In life, sometimes the easiest choice is not always the right choice. When the music industry left her bitter and jaded, April Shaye had to choose to stand up for herself and walk away from everything she had ever dreamed of
Fresh out of high school and noticed by a manager in Toronto, Shaye was on the brink of fulfilling her life’s dream as a singer/songwriter. She had been writing her own music and singing for a long time, building an online presence
“I thought it was going to be like the movies; you get discovered, they fly you out and you are already a millionaire,” said Shaye. “I had just graduated out of high school and I took a year off to focus on my music. It seemed meant to be. I was like, oh my god this is all happening. I was very happy.”
Growing up an only child surrounded by adults, Shaye has always been mature for her age. She was raised with a very high moral foundation and has always known the importance of putting her wellbeing first. So when a talent scout noticed her music online and reached out to add her to his roster of musicians, she was confident enough to take the leap into the industry. But very soon after she became involved with the professional music industry, things didn’t feel quite right to her.
“I am smart enough to be my own advocate. I won’t do anything I don’t feel comfortable with,” said Shaye. “Whether that is with friends, school, whatever, if I don’t feel comfortable I remove myself. I am really good at reading people and reading a situation. I can just sense when something is out of place—if it doesn’t feel right it probably isn’t.”
So, when certain relationships within the industry started to become uncomfortable and borderline inappropriate, she had no trouble speaking up for herself.
“I had called them out on a couple situations and I said, ‘Hey, this is uncomfortable, this isn’t right,’ and once that happened it all started to idle down,” she said.
She felt like people were taking advantage of her youth, vulnerability and desire to make it in the business. She says the pressure young women feel to make it in the music industry is intense. You are given the impression you have to do whatever it takes to get noticed. She was not having any part of it.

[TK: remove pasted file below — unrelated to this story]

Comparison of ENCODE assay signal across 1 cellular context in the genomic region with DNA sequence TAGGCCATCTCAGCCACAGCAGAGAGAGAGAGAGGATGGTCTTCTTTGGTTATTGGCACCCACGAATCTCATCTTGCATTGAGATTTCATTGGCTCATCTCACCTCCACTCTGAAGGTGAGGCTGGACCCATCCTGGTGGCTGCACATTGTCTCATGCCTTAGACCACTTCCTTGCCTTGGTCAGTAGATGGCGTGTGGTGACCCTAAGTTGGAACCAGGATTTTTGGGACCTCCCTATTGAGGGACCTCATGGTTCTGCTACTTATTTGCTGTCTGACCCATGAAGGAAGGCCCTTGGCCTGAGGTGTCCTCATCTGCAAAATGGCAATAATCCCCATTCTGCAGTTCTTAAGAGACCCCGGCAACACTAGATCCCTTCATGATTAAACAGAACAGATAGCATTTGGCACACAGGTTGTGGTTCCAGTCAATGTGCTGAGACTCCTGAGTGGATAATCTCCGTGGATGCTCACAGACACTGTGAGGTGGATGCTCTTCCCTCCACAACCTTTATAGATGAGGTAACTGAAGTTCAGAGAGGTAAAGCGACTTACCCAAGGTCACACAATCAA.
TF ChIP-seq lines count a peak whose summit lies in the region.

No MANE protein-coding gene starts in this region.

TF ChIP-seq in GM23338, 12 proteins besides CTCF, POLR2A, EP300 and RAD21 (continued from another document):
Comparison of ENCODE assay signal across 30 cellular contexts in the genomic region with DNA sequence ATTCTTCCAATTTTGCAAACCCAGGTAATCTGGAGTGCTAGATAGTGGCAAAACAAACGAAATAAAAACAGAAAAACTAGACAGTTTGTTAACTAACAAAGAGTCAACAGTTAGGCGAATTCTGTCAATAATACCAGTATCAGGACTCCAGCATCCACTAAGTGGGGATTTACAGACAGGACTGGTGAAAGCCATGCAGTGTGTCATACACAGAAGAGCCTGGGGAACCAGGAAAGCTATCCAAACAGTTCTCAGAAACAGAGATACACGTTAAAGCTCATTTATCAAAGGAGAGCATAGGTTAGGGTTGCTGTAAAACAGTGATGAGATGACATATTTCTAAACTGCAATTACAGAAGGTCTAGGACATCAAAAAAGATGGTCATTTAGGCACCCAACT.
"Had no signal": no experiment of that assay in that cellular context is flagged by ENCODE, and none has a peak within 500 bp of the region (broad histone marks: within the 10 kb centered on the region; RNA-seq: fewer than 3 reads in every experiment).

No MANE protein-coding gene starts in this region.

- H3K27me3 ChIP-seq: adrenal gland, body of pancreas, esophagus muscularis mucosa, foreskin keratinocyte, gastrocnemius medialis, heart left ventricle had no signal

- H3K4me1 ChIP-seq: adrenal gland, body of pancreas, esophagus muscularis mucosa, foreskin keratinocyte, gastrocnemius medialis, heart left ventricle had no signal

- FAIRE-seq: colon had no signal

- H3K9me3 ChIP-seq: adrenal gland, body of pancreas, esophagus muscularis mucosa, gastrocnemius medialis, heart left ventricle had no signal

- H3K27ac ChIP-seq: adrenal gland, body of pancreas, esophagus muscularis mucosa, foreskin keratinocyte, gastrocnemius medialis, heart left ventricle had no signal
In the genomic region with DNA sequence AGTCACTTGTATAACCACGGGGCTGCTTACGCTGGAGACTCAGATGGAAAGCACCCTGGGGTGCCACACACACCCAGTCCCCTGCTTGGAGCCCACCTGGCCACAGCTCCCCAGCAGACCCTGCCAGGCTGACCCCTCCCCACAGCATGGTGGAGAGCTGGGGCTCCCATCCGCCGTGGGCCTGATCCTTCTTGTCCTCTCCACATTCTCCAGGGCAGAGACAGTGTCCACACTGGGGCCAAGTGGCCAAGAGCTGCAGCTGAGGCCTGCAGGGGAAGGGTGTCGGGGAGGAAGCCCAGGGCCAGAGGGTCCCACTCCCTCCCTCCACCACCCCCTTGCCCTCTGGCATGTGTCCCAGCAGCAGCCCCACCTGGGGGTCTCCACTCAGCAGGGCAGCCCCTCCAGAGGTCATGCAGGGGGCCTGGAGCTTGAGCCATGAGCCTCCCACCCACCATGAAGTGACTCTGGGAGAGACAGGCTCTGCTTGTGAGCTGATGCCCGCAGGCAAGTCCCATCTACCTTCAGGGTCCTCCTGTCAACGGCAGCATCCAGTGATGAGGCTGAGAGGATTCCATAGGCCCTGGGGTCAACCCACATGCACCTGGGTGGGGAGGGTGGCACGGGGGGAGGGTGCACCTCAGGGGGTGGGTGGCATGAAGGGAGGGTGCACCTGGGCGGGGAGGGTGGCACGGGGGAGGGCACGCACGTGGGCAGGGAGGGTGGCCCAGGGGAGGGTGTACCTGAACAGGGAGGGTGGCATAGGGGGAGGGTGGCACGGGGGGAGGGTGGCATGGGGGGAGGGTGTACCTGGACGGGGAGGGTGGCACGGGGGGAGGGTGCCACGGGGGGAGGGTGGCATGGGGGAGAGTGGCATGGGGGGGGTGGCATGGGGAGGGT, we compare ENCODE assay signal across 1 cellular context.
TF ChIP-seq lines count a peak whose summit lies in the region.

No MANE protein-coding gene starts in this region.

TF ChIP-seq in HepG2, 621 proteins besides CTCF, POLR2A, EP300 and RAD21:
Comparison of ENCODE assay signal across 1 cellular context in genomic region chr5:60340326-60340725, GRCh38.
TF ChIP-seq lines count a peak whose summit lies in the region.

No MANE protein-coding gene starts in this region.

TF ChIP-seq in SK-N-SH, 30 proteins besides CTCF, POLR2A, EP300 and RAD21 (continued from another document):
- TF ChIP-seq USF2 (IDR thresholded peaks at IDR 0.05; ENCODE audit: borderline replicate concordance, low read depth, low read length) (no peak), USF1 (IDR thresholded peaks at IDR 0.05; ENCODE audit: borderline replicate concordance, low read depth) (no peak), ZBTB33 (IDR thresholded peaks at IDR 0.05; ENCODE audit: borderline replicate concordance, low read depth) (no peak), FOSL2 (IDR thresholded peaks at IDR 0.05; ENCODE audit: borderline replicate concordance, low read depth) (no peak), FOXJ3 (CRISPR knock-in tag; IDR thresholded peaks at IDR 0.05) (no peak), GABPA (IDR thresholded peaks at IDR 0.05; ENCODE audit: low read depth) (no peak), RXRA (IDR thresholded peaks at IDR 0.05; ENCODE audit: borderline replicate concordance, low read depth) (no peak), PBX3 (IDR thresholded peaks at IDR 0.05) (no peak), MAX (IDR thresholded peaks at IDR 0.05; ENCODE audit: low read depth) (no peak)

“I was only 18 years old and things were getting shady,” said Shaye. “I knew I deserved better. I knew there was a better situation out there for me and this wasn’t it. So, I just walked away.”
Getting noticed is like winning the lottery; getting noticed at 18 is probably in the fabric of many dreams. However, when you are smacked in the face with the reality that there are so many people willing to take advantage of you, what do you do? It’s hard for anyone to make the right choice when it costs you everything you have ever worked for, let alone at 18 years old. Shaye knew if her integrity and wellbeing were going to be the cost of fame, she wanted no part of it.
“It was my first encounter with the music industry and I was like, ‘Wow, this is it? I don’t want to be a part of it,’” said Shaye. “It felt really horrible. I saw everything I ever wanted coming in and then I had to watch it crash and burn.”
It took her to a dark place where she couldn’t even look at her piano, write music or listen to music. But, pushing herself further and further away from her singing really wasn’t her style. So, in true badass-woman style, she took the situation as an education and moved on. She started handling her own business and creating her own message and has gotten further in her career than with anyone’s help. Venturing on her own for the first time, Shaye was accepted into the academic program at Walt Disney World in Florida. She is hoping to catapult her music career there
“From having a management team to handling it on my own I have gotten a lot more accomplished. I have two singles out, a music video, and I’m going to start doing gigs now,” said Shaye. “At this point I can say I am happier, I got myself out of it and now I’m here.”